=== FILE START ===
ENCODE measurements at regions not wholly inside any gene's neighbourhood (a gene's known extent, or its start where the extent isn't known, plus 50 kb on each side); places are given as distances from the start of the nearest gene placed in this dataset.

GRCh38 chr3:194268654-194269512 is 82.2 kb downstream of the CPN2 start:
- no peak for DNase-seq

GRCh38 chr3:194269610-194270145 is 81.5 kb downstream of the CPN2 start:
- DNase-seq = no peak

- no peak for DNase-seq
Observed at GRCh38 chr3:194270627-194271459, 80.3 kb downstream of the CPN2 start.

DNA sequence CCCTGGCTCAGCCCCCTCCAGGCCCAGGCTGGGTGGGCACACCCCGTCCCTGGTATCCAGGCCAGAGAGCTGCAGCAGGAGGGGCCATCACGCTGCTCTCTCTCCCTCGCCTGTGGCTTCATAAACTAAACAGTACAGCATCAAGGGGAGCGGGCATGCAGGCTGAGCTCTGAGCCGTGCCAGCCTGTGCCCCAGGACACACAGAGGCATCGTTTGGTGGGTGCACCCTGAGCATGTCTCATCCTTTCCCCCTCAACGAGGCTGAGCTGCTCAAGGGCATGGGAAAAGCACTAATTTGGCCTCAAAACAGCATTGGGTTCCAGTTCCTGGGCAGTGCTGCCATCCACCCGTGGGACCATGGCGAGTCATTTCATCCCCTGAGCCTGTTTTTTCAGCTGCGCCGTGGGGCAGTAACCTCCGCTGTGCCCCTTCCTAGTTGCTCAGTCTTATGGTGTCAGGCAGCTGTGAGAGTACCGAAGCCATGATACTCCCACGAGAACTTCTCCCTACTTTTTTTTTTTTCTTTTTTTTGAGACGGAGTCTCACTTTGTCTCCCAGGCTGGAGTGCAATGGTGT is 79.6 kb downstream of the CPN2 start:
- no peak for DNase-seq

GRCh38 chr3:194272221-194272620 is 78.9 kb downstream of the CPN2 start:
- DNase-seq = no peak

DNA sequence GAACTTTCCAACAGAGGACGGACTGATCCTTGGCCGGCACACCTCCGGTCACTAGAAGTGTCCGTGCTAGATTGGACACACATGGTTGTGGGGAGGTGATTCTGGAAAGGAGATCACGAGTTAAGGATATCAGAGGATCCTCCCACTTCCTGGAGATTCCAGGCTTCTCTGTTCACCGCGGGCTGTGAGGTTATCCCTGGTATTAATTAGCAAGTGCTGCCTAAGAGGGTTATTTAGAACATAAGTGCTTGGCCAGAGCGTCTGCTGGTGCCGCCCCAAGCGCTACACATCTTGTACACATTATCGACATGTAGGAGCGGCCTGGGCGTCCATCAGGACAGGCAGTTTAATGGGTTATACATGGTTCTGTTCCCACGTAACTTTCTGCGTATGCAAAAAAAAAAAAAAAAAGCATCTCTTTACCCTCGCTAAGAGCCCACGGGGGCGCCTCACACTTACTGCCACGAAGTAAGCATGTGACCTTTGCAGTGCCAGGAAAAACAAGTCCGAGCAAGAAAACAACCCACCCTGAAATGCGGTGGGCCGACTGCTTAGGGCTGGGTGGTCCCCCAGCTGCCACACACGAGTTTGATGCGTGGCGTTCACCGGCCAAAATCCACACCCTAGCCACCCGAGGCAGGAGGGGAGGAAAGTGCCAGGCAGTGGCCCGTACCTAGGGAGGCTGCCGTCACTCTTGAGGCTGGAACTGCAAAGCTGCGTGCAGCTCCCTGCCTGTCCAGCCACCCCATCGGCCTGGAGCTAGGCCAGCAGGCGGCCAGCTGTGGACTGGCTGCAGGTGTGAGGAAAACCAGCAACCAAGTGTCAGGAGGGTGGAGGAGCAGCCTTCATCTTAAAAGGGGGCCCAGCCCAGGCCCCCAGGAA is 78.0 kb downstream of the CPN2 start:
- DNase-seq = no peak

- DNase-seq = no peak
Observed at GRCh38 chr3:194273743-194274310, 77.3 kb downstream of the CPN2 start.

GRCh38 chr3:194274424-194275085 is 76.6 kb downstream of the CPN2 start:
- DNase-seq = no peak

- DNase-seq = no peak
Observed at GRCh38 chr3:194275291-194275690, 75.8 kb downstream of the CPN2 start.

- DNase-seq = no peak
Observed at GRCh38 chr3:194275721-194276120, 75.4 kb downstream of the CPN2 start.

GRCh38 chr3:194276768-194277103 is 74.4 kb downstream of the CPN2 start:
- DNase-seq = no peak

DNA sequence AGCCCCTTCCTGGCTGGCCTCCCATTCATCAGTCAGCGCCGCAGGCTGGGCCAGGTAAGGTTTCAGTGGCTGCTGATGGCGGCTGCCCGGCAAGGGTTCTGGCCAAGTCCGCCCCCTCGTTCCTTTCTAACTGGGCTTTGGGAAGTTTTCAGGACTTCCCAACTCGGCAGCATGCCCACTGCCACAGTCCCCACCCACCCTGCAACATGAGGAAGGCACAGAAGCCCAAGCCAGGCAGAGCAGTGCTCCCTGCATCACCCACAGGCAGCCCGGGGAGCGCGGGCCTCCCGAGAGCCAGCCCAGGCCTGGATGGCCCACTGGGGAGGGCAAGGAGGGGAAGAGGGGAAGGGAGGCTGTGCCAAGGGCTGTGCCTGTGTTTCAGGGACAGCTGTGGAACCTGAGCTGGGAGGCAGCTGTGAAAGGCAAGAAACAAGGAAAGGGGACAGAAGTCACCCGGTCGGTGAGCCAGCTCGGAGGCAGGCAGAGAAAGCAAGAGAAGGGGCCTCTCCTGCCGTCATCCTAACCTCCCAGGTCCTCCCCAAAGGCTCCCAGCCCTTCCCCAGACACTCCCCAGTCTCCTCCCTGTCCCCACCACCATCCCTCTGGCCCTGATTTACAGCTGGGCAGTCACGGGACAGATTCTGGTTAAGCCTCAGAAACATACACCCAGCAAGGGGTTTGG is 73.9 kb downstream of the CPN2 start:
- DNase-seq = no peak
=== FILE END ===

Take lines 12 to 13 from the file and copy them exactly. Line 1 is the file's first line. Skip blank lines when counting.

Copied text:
DNA sequence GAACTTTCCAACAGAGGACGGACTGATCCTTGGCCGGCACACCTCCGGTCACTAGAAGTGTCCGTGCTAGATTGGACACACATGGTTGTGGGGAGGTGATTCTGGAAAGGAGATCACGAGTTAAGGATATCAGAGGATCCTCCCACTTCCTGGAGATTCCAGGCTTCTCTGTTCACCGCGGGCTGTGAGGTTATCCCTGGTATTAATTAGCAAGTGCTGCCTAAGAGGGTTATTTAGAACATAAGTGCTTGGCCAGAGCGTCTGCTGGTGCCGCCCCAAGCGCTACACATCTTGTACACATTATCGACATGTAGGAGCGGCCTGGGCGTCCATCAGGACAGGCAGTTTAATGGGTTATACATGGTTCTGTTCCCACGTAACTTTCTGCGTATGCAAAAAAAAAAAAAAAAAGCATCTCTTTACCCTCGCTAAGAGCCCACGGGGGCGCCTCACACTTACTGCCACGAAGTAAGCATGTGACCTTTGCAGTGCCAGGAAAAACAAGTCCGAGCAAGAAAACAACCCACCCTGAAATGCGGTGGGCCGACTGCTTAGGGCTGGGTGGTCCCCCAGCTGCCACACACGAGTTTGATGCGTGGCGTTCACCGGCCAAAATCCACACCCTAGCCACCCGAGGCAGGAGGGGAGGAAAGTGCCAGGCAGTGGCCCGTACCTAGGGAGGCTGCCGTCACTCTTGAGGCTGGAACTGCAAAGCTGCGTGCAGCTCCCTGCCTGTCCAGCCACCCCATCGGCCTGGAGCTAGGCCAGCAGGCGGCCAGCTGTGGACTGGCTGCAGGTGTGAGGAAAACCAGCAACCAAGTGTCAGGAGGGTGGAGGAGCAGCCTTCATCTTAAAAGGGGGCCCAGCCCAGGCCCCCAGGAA is 78.0 kb downstream of the CPN2 start:
- DNase-seq = no peak